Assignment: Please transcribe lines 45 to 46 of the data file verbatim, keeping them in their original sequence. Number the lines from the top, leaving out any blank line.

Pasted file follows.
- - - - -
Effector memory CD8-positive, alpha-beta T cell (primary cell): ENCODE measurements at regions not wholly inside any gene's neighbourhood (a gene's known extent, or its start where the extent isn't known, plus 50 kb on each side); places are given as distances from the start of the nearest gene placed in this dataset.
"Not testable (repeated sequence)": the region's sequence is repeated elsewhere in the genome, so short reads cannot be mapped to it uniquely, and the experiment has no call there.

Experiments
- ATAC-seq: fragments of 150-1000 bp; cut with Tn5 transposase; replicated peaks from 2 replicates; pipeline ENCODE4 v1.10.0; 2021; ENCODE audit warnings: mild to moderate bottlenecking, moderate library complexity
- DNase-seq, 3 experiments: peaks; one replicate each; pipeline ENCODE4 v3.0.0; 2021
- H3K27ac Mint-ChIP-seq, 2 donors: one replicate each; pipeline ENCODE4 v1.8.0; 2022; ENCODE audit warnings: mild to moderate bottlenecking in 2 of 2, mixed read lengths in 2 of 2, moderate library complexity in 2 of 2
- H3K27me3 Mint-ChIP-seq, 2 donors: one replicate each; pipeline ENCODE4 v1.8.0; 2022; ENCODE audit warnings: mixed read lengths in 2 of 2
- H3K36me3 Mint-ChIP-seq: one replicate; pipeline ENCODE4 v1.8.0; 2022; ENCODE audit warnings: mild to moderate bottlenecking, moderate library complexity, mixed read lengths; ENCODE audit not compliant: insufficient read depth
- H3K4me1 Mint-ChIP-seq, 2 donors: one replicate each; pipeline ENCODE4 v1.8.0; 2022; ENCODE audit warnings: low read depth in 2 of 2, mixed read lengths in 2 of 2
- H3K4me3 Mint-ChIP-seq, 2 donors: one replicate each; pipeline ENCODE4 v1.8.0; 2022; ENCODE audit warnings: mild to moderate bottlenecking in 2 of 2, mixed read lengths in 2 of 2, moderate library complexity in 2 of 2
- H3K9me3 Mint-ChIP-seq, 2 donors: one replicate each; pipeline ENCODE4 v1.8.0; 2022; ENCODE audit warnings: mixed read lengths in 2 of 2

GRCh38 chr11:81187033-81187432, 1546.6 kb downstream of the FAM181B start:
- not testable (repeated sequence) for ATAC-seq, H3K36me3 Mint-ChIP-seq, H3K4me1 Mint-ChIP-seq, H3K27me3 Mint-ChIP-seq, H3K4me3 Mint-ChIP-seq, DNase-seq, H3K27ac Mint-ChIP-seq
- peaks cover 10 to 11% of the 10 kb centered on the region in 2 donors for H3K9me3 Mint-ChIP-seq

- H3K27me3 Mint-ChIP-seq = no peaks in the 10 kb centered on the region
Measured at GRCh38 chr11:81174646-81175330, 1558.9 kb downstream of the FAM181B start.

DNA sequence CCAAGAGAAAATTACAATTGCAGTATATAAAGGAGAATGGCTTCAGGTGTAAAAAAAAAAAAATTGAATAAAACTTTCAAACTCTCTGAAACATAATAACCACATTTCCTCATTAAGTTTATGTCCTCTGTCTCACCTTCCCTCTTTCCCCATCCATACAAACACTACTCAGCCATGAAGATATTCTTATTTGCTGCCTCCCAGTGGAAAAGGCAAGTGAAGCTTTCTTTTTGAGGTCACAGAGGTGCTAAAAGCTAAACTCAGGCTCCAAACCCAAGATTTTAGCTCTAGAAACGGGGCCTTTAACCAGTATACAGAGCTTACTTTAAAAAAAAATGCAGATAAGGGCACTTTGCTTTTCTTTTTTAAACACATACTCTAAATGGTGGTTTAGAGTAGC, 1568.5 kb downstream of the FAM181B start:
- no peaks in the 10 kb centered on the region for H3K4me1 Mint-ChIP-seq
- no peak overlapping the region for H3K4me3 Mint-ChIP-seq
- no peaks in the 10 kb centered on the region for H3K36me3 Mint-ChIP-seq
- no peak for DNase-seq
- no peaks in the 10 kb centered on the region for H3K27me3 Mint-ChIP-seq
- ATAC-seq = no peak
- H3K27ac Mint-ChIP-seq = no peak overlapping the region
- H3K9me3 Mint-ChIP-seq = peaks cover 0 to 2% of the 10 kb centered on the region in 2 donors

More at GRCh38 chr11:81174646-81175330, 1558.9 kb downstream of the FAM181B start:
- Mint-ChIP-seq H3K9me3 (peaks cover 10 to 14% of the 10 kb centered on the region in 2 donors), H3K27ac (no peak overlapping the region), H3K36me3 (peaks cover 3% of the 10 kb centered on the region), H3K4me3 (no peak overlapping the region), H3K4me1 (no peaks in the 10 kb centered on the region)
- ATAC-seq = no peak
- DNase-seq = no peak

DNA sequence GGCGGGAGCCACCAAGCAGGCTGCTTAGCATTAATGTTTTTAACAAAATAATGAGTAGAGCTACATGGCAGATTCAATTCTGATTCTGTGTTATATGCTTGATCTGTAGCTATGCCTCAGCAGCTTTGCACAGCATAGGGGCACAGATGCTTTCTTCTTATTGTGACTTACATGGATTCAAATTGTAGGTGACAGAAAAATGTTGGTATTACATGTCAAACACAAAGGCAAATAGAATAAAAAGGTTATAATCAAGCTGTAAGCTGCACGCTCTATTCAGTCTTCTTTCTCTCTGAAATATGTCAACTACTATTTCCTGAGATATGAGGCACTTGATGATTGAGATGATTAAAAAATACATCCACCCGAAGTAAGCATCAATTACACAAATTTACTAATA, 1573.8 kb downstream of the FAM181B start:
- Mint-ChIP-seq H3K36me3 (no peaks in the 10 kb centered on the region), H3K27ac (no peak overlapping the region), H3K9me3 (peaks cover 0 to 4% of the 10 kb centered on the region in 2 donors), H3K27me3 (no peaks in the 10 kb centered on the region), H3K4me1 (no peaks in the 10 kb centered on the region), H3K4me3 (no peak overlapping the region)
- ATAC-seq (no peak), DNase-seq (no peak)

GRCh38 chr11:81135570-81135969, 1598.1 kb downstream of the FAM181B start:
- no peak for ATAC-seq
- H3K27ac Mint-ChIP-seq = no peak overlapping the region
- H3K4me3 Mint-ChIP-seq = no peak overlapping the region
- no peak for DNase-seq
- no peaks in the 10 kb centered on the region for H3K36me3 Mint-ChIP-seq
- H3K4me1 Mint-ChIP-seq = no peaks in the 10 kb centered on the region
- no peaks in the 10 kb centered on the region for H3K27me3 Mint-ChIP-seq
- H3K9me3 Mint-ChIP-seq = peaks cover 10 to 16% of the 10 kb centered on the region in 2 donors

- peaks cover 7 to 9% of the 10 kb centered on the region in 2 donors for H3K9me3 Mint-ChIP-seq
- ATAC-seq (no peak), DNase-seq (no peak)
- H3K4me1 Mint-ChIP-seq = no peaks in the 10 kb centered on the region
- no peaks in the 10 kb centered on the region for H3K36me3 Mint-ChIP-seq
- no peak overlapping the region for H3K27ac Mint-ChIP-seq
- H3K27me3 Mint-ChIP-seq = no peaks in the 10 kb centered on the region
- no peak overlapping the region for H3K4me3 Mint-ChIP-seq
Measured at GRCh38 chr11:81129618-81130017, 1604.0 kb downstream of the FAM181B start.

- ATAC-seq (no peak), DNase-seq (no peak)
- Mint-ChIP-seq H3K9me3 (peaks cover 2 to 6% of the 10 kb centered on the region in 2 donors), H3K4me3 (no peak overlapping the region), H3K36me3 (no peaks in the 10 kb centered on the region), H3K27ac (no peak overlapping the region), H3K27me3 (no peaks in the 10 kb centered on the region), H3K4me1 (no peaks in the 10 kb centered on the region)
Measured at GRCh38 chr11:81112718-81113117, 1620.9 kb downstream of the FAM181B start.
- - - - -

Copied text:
- no peaks in the 10 kb centered on the region for H3K36me3 Mint-ChIP-seq
- no peak overlapping the region for H3K27ac Mint-ChIP-seq